The arrest of the American diplomat, Ryan Fogle, in Moscow late Monday, May 13, was a journey to an earlier era, a throwback to a quarter century ago when these Cold War cloak and dagger spy games were painfully regular, as the United States and the Soviet Union played out the final act of a long and deadly contest. About the only difference in the handling of the ambush of Fogle by the Russian security service was that the photographic record of his arrest was in sharp, digital color, rather than grainy black and white. It was a textbook takedown. We see Fogle on the ground, arms behind him; then later in FSB headquarters being photographed with all the spy gear he was carrying. The "competent organs" are clearly protecting the motherland.
The reaction back in the United States was immediate. The "CIA has slipped into rank amateurism," observed any number of commentators. "How could he have been carrying all that spy paraphernalia," others clucked. The chatty "Dear Friend" letter he had in his possession could not have been real, spy buffs declared.
Not so fast.
I have no direct knowledge of what happened in Moscow on Monday night, but as both deputy and then chief of the CIA's Soviet East European Division (SE Division) during the late 1980s, I've seen all this before, again and again. Whatever did happen to Fogle is immaterial to this narrative, which is an informed tale on how these things actually played out in the 1980s, a tale that shows how little has actually changed. Vladimir Putin's Russia and his security services have not buried the past. They may be called the FSB now, but the little red KGB identity books are still tucked in the bottom drawers, ready to go back to the hardknuckle games of the past. The Fogle affair is a small, fleeting win, a single blue chip on the Russian side of the table, not much more. That the FSB seemed shocked, shocked that spying is going on in Moscow, belies their full court spying press across the United States. And the "Moscow Rules" may still apply.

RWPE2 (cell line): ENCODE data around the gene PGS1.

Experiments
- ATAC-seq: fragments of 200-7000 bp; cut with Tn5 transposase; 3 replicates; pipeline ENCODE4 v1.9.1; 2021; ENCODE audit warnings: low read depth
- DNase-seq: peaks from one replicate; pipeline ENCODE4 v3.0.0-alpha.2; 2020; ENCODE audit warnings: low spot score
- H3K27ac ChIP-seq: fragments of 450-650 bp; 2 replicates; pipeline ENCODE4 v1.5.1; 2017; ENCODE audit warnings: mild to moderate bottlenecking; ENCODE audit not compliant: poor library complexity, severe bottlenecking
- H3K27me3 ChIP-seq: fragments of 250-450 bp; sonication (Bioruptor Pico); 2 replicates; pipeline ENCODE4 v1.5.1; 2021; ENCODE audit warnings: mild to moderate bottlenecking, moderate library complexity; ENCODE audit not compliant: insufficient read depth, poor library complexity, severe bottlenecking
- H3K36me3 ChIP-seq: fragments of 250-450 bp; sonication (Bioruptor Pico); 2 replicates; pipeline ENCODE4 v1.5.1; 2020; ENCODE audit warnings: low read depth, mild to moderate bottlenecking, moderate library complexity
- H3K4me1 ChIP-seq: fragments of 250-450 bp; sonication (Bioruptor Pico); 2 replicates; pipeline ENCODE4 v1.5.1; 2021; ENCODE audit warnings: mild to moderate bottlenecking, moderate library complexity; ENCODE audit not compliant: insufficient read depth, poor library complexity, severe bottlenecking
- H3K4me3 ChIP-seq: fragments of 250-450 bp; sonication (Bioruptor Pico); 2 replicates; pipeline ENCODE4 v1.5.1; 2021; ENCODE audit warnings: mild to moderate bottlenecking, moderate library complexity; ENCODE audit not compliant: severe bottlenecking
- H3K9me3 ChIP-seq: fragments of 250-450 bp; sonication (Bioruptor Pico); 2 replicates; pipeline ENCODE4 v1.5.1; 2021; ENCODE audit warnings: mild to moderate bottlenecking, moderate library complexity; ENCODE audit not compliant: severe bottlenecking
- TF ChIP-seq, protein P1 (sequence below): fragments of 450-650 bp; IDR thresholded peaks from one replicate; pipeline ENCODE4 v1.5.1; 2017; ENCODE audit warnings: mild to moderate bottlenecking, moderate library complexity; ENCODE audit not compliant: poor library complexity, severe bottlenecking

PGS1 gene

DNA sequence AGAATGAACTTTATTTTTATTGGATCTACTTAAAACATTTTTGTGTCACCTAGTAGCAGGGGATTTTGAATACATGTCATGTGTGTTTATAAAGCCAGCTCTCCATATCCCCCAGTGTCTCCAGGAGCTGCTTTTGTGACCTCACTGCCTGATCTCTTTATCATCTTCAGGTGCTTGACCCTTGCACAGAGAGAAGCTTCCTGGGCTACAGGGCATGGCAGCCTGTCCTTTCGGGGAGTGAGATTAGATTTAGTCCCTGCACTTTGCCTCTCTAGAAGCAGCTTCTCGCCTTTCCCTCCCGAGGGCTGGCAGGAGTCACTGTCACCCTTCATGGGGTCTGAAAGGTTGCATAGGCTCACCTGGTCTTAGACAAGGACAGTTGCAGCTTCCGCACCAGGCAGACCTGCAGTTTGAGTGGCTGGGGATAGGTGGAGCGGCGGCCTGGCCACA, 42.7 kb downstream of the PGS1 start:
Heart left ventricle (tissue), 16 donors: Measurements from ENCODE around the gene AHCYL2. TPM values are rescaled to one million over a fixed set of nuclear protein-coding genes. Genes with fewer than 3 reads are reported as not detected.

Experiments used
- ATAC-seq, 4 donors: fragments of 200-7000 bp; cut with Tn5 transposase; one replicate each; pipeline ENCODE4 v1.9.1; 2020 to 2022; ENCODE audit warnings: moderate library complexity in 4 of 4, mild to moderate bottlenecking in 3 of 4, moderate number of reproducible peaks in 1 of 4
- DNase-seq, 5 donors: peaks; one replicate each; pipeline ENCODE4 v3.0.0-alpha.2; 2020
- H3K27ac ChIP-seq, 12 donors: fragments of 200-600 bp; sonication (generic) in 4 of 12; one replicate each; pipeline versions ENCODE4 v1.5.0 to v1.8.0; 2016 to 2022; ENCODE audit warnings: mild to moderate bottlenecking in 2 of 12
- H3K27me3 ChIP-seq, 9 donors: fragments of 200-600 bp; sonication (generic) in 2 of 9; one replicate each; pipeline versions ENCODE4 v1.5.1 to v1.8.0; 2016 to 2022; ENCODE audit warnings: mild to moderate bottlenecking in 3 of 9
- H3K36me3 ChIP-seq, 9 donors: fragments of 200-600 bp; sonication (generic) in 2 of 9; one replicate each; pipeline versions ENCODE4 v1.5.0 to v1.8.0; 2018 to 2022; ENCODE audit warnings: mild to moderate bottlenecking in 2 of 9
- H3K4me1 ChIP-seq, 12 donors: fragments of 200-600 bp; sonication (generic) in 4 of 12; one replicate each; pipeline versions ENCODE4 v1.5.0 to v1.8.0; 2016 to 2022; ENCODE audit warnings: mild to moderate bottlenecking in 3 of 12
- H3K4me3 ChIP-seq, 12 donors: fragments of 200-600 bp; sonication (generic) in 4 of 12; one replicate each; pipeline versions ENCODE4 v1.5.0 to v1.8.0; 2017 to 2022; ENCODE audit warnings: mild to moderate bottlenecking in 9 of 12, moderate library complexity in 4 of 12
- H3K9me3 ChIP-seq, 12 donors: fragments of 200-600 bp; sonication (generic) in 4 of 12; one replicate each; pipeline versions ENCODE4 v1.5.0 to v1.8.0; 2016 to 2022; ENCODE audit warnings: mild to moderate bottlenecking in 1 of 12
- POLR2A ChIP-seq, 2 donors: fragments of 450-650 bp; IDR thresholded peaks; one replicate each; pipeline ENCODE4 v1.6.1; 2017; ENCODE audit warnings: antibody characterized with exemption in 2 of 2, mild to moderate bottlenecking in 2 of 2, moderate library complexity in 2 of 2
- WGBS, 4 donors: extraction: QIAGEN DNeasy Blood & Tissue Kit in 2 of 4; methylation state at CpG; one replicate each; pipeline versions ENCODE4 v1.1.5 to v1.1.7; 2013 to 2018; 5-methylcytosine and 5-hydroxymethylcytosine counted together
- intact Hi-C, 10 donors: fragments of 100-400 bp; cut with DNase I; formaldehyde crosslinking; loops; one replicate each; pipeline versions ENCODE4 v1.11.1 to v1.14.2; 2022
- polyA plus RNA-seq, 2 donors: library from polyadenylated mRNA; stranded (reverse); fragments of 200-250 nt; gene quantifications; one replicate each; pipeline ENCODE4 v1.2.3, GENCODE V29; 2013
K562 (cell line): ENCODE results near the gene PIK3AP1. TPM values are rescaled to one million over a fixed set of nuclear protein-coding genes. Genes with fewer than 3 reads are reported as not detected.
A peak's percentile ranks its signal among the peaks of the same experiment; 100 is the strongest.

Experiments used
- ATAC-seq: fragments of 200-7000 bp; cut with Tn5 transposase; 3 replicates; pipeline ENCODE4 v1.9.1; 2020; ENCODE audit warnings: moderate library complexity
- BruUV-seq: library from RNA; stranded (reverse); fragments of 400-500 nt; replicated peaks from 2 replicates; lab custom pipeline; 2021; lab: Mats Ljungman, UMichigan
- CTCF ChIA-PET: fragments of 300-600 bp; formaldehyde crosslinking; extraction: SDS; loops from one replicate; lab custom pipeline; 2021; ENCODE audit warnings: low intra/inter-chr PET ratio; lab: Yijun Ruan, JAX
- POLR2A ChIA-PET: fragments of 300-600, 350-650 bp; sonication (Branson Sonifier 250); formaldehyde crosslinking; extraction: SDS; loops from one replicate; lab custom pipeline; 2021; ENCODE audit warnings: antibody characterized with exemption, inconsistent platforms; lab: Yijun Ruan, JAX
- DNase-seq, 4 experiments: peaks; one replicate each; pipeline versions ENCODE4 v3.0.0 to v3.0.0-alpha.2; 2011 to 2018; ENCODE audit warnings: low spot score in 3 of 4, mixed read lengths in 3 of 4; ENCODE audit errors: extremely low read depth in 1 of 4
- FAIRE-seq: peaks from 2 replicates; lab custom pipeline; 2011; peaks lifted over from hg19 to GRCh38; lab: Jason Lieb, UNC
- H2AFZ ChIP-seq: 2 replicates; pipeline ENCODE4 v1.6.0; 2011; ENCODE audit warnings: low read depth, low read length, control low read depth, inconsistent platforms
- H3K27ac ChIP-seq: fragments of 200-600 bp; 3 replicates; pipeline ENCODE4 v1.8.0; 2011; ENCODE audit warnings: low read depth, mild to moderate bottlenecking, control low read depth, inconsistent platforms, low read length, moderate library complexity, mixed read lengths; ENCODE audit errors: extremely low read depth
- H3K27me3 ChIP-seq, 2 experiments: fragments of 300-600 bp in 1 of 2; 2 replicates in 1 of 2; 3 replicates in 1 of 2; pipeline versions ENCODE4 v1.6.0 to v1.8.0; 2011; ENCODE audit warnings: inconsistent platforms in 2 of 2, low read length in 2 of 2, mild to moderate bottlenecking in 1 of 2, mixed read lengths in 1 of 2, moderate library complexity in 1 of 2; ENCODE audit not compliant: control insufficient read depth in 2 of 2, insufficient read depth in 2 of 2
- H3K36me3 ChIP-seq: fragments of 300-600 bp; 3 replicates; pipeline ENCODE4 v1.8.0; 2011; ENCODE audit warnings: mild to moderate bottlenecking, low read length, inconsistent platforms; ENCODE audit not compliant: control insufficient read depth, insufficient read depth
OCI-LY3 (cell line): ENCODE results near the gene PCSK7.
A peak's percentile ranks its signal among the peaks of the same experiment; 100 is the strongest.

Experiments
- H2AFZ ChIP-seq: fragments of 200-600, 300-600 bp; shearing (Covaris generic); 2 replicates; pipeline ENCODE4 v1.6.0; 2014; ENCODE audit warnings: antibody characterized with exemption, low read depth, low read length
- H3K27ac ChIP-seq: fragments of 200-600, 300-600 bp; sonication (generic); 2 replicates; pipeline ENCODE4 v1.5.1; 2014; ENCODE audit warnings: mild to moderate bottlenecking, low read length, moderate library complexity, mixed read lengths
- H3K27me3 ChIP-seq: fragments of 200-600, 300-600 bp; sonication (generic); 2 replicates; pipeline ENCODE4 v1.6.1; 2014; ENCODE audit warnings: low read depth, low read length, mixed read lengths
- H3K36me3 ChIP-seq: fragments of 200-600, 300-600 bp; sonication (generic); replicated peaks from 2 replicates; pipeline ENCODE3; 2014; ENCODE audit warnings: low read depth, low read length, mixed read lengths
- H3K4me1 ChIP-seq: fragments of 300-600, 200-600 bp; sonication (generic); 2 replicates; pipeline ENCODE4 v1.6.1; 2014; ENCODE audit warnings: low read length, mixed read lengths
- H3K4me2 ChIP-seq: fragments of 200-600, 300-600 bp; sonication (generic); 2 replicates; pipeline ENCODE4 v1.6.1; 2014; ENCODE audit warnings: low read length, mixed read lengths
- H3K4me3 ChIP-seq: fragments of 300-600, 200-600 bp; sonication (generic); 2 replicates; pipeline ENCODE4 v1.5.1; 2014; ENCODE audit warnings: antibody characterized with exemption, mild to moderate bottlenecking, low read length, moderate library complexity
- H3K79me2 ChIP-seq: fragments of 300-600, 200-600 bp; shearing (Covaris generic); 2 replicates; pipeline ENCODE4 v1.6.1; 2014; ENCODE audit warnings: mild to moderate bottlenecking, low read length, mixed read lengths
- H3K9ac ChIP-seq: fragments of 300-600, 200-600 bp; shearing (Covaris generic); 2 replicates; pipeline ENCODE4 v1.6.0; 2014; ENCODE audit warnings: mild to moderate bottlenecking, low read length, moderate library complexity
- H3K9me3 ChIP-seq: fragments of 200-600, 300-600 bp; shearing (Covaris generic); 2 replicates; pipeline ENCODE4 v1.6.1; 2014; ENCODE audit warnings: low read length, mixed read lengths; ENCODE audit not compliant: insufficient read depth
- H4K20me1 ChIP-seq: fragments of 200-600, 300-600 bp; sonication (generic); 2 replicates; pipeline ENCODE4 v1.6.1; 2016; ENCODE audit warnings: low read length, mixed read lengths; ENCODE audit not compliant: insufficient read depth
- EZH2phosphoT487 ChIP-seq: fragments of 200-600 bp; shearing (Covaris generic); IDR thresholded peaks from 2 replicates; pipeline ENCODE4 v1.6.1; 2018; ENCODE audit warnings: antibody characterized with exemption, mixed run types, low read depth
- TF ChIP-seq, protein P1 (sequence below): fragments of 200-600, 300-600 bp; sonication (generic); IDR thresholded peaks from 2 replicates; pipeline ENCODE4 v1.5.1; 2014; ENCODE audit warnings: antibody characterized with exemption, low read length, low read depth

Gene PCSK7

Let's go back, for a moment, to June 13, 1985, when it was all Moscow Rules, all the time. I was just rotating from East Africa to Langley to take the deputy job in SE Division, that awful summer when so many of our Moscow agents were compromised and our officers ambushed trying to meet them.
CIA officer Paul Stombaugh sat alone on a bench in the dark, trash-strewn courtyard of a concrete apartment block in the Moscow suburbs. He had stopped his final counter-surveillance detection run a few hundred yards short of the site where he would meet with Adolf Tolkachev, the CIA's most prized agent in Moscow. From January 1979 until this night, Tolkachev, an electronics design engineer, had provided the Americans with just about everything they wanted to know about Soviet research and development for its advanced fighter aircraft avionics systems. Tolkachev's intel had allowed the United States to design its aircraft electronic systems to defeat the Soviet devices. What the CIA did not know that sultry June evening, was that Adolph Tolkachev had been betrayed and compromised, first by CIA turncoat, Edward Lee Howard, and then by Aldrich Ames. Stombaugh was walking into an ambush.